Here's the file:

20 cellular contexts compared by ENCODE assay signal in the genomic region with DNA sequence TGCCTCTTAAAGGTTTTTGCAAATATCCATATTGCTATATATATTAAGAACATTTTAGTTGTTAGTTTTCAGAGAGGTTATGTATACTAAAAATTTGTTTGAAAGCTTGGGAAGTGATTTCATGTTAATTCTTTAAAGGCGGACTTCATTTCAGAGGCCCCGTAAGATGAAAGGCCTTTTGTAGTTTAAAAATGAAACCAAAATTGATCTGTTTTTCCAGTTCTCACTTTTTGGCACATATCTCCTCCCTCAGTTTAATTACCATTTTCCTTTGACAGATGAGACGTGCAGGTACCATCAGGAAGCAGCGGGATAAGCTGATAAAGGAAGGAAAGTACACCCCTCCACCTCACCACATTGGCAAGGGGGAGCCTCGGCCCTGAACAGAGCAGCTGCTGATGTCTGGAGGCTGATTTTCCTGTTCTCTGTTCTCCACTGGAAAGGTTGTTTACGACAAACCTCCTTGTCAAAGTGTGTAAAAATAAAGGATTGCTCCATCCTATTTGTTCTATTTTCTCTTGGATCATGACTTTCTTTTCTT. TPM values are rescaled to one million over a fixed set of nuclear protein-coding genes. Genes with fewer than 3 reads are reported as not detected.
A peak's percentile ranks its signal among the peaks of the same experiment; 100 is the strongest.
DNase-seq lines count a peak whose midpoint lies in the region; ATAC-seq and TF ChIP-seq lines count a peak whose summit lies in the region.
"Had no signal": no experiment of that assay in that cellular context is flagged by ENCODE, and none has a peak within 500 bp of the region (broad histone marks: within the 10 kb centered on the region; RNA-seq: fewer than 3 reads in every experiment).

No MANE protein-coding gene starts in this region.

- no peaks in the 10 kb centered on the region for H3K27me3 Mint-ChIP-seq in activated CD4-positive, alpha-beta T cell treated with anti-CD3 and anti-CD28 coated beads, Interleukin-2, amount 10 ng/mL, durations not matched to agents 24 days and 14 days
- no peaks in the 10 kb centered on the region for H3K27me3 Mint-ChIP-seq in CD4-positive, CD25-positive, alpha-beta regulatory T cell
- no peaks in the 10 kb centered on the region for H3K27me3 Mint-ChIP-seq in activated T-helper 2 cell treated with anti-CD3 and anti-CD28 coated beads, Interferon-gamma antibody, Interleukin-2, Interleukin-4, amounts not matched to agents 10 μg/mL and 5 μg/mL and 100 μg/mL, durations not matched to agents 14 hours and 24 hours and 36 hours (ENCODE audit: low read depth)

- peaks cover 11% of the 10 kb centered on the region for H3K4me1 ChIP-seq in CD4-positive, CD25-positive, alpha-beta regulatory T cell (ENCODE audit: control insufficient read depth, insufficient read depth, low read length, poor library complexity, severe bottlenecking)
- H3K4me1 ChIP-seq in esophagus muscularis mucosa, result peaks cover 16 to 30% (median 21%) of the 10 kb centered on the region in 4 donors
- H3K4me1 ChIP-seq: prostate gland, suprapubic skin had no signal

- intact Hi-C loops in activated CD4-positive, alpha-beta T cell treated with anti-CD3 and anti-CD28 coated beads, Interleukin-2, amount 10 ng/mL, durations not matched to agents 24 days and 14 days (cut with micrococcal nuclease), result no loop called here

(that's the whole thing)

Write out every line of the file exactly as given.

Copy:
20 cellular contexts compared by ENCODE assay signal in the genomic region with DNA sequence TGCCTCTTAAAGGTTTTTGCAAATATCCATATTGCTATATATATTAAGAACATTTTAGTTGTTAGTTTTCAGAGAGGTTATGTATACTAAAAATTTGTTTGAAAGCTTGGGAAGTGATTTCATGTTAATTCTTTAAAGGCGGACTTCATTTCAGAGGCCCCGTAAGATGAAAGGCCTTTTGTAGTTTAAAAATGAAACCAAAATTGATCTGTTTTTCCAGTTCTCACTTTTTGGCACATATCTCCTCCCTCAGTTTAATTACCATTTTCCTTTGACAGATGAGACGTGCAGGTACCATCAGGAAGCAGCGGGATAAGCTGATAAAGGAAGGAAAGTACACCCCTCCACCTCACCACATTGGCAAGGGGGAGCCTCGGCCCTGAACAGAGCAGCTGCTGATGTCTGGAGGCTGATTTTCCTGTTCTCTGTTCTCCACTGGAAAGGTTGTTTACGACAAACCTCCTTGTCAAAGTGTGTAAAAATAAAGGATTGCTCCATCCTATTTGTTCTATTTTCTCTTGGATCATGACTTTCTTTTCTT. TPM values are rescaled to one million over a fixed set of nuclear protein-coding genes. Genes with fewer than 3 reads are reported as not detected.
A peak's percentile ranks its signal among the peaks of the same experiment; 100 is the strongest.
DNase-seq lines count a peak whose midpoint lies in the region; ATAC-seq and TF ChIP-seq lines count a peak whose summit lies in the region.
"Had no signal": no experiment of that assay in that cellular context is flagged by ENCODE, and none has a peak within 500 bp of the region (broad histone marks: within the 10 kb centered on the region; RNA-seq: fewer than 3 reads in every experiment).

No MANE protein-coding gene starts in this region.

- no peaks in the 10 kb centered on the region for H3K27me3 Mint-ChIP-seq in activated CD4-positive, alpha-beta T cell treated with anti-CD3 and anti-CD28 coated beads, Interleukin-2, amount 10 ng/mL, durations not matched to agents 24 days and 14 days
- no peaks in the 10 kb centered on the region for H3K27me3 Mint-ChIP-seq in CD4-positive, CD25-positive, alpha-beta regulatory T cell
- no peaks in the 10 kb centered on the region for H3K27me3 Mint-ChIP-seq in activated T-helper 2 cell treated with anti-CD3 and anti-CD28 coated beads, Interferon-gamma antibody, Interleukin-2, Interleukin-4, amounts not matched to agents 10 μg/mL and 5 μg/mL and 100 μg/mL, durations not matched to agents 14 hours and 24 hours and 36 hours (ENCODE audit: low read depth)

- peaks cover 11% of the 10 kb centered on the region for H3K4me1 ChIP-seq in CD4-positive, CD25-positive, alpha-beta regulatory T cell (ENCODE audit: control insufficient read depth, insufficient read depth, low read length, poor library complexity, severe bottlenecking)
- H3K4me1 ChIP-seq in esophagus muscularis mucosa, result peaks cover 16 to 30% (median 21%) of the 10 kb centered on the region in 4 donors
- H3K4me1 ChIP-seq: prostate gland, suprapubic skin had no signal

- intact Hi-C loops in activated CD4-positive, alpha-beta T cell treated with anti-CD3 and anti-CD28 coated beads, Interleukin-2, amount 10 ng/mL, durations not matched to agents 24 days and 14 days (cut with micrococcal nuclease), result no loop called here